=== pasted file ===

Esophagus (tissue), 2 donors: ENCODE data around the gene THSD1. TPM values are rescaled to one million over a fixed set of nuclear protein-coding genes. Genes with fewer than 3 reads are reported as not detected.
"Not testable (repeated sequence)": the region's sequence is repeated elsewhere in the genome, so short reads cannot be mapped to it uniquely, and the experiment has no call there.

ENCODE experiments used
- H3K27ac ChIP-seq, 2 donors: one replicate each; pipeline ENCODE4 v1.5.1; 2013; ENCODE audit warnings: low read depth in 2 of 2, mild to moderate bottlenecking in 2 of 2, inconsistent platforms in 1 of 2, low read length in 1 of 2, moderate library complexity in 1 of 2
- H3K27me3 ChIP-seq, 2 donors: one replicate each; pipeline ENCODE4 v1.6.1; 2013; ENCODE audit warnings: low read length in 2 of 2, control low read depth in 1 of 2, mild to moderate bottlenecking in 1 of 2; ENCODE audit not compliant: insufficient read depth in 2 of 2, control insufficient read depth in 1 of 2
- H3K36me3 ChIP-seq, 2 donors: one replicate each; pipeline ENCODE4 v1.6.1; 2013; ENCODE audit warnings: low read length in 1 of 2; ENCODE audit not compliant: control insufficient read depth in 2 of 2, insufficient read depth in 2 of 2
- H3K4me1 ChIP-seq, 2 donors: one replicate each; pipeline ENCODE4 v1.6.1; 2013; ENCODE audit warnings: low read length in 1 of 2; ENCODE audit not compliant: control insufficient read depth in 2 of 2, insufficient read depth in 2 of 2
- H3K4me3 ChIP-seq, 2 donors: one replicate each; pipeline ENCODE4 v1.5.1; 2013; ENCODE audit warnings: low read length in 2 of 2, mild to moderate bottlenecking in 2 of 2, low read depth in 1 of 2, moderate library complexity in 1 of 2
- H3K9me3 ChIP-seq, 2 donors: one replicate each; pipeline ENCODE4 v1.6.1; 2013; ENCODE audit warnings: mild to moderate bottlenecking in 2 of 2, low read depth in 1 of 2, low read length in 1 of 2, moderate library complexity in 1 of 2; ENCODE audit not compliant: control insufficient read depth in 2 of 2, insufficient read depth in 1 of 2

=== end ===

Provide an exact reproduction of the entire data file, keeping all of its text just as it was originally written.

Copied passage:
Esophagus (tissue), 2 donors: ENCODE data around the gene THSD1. TPM values are rescaled to one million over a fixed set of nuclear protein-coding genes. Genes with fewer than 3 reads are reported as not detected.
"Not testable (repeated sequence)": the region's sequence is repeated elsewhere in the genome, so short reads cannot be mapped to it uniquely, and the experiment has no call there.

ENCODE experiments used
- H3K27ac ChIP-seq, 2 donors: one replicate each; pipeline ENCODE4 v1.5.1; 2013; ENCODE audit warnings: low read depth in 2 of 2, mild to moderate bottlenecking in 2 of 2, inconsistent platforms in 1 of 2, low read length in 1 of 2, moderate library complexity in 1 of 2
- H3K27me3 ChIP-seq, 2 donors: one replicate each; pipeline ENCODE4 v1.6.1; 2013; ENCODE audit warnings: low read length in 2 of 2, control low read depth in 1 of 2, mild to moderate bottlenecking in 1 of 2; ENCODE audit not compliant: insufficient read depth in 2 of 2, control insufficient read depth in 1 of 2
- H3K36me3 ChIP-seq, 2 donors: one replicate each; pipeline ENCODE4 v1.6.1; 2013; ENCODE audit warnings: low read length in 1 of 2; ENCODE audit not compliant: control insufficient read depth in 2 of 2, insufficient read depth in 2 of 2
- H3K4me1 ChIP-seq, 2 donors: one replicate each; pipeline ENCODE4 v1.6.1; 2013; ENCODE audit warnings: low read length in 1 of 2; ENCODE audit not compliant: control insufficient read depth in 2 of 2, insufficient read depth in 2 of 2
- H3K4me3 ChIP-seq, 2 donors: one replicate each; pipeline ENCODE4 v1.5.1; 2013; ENCODE audit warnings: low read length in 2 of 2, mild to moderate bottlenecking in 2 of 2, low read depth in 1 of 2, moderate library complexity in 1 of 2
- H3K9me3 ChIP-seq, 2 donors: one replicate each; pipeline ENCODE4 v1.6.1; 2013; ENCODE audit warnings: mild to moderate bottlenecking in 2 of 2, low read depth in 1 of 2, low read length in 1 of 2, moderate library complexity in 1 of 2; ENCODE audit not compliant: control insufficient read depth in 2 of 2, insufficient read depth in 1 of 2